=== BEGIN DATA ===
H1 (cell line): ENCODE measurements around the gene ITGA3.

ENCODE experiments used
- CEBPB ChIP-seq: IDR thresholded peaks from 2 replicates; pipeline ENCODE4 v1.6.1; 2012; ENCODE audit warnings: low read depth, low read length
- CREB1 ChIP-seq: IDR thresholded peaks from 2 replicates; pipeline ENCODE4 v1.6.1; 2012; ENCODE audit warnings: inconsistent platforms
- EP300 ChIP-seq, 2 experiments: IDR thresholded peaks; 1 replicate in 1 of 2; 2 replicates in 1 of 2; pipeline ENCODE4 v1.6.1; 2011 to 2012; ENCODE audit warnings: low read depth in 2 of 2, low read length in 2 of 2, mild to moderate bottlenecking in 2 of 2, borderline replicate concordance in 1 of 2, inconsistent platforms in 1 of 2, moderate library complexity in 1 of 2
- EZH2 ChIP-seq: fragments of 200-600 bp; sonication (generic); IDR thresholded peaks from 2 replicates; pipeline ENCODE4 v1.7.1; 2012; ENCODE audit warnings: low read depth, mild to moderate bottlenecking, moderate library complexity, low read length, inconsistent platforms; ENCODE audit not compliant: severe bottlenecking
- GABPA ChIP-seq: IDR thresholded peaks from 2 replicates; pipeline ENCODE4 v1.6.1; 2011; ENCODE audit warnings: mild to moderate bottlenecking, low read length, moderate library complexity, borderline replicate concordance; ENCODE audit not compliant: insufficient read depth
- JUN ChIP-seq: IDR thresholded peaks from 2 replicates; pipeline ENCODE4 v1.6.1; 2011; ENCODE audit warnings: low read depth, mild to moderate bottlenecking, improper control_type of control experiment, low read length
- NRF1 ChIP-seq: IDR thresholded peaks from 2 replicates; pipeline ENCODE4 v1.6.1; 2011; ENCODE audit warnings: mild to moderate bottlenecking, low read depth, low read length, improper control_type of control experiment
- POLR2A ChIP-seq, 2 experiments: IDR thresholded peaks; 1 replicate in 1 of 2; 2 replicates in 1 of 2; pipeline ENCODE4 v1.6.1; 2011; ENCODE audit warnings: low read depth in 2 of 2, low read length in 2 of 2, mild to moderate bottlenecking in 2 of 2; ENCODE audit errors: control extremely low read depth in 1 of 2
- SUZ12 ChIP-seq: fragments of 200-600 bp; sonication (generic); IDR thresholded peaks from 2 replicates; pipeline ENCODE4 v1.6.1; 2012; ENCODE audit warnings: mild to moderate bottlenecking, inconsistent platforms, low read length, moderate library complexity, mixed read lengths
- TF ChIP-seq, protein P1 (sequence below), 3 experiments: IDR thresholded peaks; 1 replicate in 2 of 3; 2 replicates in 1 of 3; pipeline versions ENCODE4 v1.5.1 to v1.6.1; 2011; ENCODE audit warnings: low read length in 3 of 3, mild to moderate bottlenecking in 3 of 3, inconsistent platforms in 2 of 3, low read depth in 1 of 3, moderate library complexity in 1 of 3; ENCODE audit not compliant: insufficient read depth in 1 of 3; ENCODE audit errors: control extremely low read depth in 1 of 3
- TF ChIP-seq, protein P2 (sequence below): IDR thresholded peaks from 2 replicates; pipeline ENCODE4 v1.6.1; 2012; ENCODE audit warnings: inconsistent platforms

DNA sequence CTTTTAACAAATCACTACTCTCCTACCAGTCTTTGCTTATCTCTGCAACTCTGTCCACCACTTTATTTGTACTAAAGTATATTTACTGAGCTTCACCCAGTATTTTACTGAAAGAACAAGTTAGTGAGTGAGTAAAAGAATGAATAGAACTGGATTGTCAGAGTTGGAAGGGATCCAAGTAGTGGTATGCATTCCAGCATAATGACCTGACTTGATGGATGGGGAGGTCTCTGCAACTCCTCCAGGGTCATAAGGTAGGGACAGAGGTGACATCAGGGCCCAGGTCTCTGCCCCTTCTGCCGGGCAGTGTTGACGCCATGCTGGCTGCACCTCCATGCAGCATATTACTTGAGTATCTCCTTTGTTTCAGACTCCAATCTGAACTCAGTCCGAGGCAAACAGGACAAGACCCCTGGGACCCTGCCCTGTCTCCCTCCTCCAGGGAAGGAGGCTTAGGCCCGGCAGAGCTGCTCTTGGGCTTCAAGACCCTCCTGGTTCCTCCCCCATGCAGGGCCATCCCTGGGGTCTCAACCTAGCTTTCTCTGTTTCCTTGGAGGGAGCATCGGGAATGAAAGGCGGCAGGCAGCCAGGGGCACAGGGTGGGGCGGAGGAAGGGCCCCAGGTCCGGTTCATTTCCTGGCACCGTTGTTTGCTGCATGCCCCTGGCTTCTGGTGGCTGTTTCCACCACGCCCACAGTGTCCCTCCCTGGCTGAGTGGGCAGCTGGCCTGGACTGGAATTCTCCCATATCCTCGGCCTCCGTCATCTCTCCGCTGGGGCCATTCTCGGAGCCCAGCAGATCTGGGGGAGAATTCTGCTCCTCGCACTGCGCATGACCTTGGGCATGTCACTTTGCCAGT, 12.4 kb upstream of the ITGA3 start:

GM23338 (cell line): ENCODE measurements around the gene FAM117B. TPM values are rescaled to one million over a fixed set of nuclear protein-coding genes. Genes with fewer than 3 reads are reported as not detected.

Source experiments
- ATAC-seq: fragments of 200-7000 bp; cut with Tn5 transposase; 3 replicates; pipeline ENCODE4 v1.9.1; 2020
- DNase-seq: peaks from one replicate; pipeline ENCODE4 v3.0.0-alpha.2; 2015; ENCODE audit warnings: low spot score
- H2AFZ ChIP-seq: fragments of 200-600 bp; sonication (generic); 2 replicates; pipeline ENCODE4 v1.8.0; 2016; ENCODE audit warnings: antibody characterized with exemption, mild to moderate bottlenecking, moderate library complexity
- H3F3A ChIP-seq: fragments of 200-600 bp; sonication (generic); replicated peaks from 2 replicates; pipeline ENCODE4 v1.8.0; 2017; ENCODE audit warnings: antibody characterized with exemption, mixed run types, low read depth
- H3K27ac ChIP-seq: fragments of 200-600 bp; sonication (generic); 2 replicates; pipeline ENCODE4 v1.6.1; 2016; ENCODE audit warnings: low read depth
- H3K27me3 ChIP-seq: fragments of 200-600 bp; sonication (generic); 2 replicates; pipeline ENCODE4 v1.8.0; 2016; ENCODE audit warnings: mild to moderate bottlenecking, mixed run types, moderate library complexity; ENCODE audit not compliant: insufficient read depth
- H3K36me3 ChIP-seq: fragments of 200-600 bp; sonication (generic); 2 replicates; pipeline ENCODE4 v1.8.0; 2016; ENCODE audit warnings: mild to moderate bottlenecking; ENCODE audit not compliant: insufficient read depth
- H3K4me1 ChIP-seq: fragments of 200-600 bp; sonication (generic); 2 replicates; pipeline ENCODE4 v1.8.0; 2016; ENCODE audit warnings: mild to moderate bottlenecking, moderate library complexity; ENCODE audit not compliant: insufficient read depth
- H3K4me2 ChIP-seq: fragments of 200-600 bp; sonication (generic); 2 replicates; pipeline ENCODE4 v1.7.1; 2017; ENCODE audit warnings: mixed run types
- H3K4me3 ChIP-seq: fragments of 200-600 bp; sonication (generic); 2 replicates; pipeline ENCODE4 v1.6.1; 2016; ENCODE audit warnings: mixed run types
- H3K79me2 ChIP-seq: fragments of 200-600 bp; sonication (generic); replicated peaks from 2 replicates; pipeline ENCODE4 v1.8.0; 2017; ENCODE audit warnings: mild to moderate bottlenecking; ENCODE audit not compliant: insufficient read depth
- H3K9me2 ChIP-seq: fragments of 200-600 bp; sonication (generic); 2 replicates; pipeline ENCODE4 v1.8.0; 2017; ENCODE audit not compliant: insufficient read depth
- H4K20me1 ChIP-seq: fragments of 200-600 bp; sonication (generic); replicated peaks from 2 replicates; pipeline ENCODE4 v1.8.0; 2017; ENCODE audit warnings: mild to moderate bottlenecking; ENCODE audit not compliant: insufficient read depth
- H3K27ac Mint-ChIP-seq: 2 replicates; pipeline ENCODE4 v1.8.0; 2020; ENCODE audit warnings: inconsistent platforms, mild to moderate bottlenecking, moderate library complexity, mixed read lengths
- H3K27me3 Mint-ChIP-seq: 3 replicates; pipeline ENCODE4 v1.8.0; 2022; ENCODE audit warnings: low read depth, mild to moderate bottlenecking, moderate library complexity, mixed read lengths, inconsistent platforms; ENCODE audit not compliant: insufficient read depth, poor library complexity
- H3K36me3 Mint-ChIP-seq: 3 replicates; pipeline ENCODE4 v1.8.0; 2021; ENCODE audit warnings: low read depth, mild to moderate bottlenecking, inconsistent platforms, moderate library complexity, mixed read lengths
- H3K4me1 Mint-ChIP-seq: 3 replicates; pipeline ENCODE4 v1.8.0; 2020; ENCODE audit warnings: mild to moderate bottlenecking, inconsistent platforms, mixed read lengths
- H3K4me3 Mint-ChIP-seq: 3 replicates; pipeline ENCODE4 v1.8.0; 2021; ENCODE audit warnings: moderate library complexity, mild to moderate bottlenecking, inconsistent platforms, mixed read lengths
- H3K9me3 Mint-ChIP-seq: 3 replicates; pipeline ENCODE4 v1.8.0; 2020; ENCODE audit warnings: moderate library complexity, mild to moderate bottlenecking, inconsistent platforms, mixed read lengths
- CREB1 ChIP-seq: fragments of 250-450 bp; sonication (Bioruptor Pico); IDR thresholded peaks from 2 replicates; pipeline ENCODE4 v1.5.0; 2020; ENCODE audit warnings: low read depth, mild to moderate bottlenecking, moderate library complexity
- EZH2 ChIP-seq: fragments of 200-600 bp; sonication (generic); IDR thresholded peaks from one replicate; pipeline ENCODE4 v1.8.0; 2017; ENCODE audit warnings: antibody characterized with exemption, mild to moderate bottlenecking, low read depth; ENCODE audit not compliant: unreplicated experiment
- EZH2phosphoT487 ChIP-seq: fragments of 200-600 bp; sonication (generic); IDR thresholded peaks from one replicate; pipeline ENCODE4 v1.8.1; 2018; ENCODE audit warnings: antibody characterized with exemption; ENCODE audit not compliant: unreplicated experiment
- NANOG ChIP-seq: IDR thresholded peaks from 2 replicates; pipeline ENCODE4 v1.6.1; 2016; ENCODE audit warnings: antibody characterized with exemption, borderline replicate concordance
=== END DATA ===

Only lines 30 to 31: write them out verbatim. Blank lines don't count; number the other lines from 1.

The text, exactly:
- H3K27ac Mint-ChIP-seq: 2 replicates; pipeline ENCODE4 v1.8.0; 2020; ENCODE audit warnings: inconsistent platforms, mild to moderate bottlenecking, moderate library complexity, mixed read lengths
- H3K27me3 Mint-ChIP-seq: 3 replicates; pipeline ENCODE4 v1.8.0; 2022; ENCODE audit warnings: low read depth, mild to moderate bottlenecking, moderate library complexity, mixed read lengths, inconsistent platforms; ENCODE audit not compliant: insufficient read depth, poor library complexity